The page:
BATON ROUGE, La. (WAFB) - Less than 24 hours after a 9-year-old was shot and killed, the Baton Rouge Police Department announced that his brother, an 11-year-old, has been arrested and charged with negligent homicide. With so many questions about the case, a local attorney is now weighing in on what could happen next.
It is truly a parent’s worst nightmare but it became reality as a flurry of crime scene tape and officers flooded the front yard of a home on Lanier Drive Saturday evening. Police say a 9-year-old was fatally shot inside the home he and his 11-year-old brother were playing with a gun they had found. Somehow, around 6:30 p.m. that night, the gun went off, leaving the younger brother dead. As the family wrestles with the unbearable grief of losing one child, the other boy will now end up before the juvenile court system.
Franz Borghardt, a criminal defense attorney who is not connected to the case, says it is a hard one no matter the district attorney tackles it.
“The DA gets to make the decision now how he wants to proceed based on all the evidence,” said Borghardt, “You have an 11-year-old that ends up shooting accidentally his 9-year-old brother and when you start any kind of negligent homicide that way, there will be no winners in this.”
A juvenile case is a lot different from an adult case and negligent homicide is relatively less severe in terms of a homicide charge. Borghardt says regardless of the outcome, he cannot help but focus on the child at the center of it all.
“From an emotional and psychological impact, that damage is already done and probably can’t be undone,” said Borghardt.
According to District Attorney Hillar Moore, if convicted, the 11-year-old could remain in a juvenile detention center until he is 18 years old but he tells WAFB there are several factors that must be explored before any determination is made. Moore released the following statement to WAFB:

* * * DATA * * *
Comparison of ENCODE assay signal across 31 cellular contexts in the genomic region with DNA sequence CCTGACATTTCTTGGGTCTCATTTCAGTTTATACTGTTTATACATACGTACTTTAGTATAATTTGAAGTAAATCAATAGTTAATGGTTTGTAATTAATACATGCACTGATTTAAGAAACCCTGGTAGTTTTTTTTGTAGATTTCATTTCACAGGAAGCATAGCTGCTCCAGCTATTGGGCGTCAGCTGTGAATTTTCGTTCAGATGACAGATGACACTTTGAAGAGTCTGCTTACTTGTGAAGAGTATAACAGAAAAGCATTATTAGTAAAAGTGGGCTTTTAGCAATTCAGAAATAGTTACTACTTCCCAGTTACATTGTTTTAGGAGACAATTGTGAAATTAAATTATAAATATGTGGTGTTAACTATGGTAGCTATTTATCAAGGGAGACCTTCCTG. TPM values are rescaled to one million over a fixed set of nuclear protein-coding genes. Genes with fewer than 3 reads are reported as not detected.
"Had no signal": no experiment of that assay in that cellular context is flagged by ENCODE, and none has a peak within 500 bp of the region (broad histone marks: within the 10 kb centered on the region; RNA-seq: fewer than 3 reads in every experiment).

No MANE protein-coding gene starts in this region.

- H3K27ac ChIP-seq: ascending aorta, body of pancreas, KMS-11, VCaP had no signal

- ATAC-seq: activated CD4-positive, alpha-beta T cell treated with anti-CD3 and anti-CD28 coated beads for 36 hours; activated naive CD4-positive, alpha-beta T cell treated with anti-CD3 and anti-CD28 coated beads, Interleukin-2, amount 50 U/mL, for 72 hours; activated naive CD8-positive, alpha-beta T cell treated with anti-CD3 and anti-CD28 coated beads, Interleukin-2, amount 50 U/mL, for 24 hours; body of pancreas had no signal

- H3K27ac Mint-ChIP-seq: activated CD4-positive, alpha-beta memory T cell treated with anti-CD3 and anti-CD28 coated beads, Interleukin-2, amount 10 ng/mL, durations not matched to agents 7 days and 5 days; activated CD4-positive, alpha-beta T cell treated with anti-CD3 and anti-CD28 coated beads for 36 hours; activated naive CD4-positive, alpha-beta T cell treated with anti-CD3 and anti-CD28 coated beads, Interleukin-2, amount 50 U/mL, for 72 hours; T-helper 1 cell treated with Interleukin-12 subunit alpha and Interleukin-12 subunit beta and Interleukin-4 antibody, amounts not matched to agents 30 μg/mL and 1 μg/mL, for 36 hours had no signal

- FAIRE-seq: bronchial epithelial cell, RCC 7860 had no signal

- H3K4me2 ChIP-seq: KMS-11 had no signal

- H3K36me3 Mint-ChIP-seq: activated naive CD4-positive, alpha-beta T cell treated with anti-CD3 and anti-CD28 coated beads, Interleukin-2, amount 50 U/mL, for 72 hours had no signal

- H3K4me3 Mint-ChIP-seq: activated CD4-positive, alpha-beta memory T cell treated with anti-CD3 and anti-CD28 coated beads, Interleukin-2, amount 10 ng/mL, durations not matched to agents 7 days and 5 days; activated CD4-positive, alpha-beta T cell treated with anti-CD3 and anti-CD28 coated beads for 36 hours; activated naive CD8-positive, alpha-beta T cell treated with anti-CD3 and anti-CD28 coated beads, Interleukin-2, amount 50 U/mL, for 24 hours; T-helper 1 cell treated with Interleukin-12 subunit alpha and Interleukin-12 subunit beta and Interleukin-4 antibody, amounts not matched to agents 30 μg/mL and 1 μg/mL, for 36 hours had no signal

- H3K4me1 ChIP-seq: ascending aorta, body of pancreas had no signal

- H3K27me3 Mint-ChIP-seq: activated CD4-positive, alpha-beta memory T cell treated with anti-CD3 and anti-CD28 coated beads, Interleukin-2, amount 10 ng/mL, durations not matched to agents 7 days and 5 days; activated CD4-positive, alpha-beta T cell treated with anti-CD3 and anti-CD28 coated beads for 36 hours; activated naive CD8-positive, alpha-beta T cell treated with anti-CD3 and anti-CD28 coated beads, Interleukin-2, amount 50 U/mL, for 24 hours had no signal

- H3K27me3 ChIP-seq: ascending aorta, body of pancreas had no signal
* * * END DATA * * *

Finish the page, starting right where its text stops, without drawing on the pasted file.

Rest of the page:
“By law the 11-year-old could be held in the juvenile detention center until he’s 18 years old, if convicted. Obviously this case is very tragic and sad so we will review everything before we make any determination.”
Borghardt believes part of what happens next must start with evaluating the child.
“The big question is does that 11-year-old, is he developed in such a way that he can distinguish between right and wrong," he added. "Did he understand what he was doing?”
So far investigators say there is no indication that the parents will be charged in the case but Borghardt says that is something that will also be left up to the DA as he reviews all available evidence.
“This raises questions of course about how did they get the firearm, how accessible was the firearm, how did they get the ammunition for the firearm," Borghardt added. "Was the firearm already loaded when they got it. You know was this regular for them or did they crack a safe?”
While it is still early in the case, no matter what happens, Borghardt hopes the tragedy will serve as a grim but vital reminder for others.
“The big thing is you have to be vigilant,” said Borghardt.